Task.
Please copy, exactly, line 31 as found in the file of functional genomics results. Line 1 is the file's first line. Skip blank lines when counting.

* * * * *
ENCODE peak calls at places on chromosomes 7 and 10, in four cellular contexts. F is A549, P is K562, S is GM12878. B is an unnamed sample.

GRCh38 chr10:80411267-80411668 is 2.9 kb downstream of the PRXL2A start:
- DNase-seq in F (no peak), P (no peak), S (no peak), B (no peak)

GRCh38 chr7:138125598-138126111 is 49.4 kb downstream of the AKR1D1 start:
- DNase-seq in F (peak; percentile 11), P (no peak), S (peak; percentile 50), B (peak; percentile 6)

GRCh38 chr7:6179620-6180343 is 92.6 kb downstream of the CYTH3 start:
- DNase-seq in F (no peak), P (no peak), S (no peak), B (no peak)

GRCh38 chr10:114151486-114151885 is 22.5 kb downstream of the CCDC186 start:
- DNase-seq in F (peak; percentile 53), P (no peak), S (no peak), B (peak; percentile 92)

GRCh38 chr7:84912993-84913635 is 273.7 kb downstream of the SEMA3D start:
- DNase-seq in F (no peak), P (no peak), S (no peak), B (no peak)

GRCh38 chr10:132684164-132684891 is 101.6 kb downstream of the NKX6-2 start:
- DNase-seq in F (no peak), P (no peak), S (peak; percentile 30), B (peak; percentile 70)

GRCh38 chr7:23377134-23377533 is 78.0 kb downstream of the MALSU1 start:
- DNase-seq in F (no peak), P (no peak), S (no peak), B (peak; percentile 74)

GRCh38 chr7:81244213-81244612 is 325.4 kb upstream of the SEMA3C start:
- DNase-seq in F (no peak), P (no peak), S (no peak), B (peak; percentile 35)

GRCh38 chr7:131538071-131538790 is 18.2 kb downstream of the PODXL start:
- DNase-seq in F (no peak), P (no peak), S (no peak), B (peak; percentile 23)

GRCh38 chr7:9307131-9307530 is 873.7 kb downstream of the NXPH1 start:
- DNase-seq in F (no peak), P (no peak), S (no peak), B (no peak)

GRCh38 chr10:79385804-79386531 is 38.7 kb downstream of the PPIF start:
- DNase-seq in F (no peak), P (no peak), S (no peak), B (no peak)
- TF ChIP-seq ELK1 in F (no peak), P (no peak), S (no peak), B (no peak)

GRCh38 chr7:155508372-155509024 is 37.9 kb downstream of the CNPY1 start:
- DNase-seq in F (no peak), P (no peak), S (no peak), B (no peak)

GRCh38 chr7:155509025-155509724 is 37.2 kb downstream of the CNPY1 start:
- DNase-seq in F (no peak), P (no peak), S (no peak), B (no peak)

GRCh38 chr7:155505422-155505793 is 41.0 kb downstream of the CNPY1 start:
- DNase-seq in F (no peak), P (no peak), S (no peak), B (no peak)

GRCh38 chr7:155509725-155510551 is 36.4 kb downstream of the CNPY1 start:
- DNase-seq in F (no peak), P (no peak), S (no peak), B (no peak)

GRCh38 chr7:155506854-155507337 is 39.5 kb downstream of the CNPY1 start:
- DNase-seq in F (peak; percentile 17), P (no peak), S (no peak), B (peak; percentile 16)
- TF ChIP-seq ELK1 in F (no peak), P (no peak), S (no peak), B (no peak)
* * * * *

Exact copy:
GRCh38 chr7:155509725-155510551 is 36.4 kb downstream of the CNPY1 start: